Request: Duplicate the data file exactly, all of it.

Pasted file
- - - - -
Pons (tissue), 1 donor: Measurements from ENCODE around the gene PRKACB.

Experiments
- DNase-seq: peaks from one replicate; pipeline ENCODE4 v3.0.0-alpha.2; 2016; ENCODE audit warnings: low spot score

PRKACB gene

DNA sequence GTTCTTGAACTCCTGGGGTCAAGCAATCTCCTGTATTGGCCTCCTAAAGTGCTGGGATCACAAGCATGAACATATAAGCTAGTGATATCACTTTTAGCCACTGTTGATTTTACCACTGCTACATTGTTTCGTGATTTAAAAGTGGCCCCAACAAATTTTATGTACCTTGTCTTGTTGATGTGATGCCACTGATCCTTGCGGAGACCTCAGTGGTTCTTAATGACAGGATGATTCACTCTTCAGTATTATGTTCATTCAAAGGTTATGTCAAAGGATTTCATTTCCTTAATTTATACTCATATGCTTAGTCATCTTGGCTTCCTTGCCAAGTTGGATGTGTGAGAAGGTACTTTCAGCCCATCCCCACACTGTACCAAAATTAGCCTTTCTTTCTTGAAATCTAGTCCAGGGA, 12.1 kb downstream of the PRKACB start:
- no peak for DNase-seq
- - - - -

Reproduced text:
Pons (tissue), 1 donor: Measurements from ENCODE around the gene PRKACB.

Experiments
- DNase-seq: peaks from one replicate; pipeline ENCODE4 v3.0.0-alpha.2; 2016; ENCODE audit warnings: low spot score

PRKACB gene

DNA sequence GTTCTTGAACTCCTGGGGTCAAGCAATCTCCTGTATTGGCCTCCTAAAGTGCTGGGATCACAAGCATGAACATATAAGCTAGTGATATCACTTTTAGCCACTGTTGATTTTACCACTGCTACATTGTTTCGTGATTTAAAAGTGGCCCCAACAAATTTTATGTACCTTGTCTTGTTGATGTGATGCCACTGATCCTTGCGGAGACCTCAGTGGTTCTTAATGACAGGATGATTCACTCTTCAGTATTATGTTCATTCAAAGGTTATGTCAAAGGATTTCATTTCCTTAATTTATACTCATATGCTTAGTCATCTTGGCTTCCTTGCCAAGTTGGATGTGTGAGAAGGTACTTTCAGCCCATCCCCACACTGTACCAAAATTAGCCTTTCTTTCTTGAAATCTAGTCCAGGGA, 12.1 kb downstream of the PRKACB start:
- no peak for DNase-seq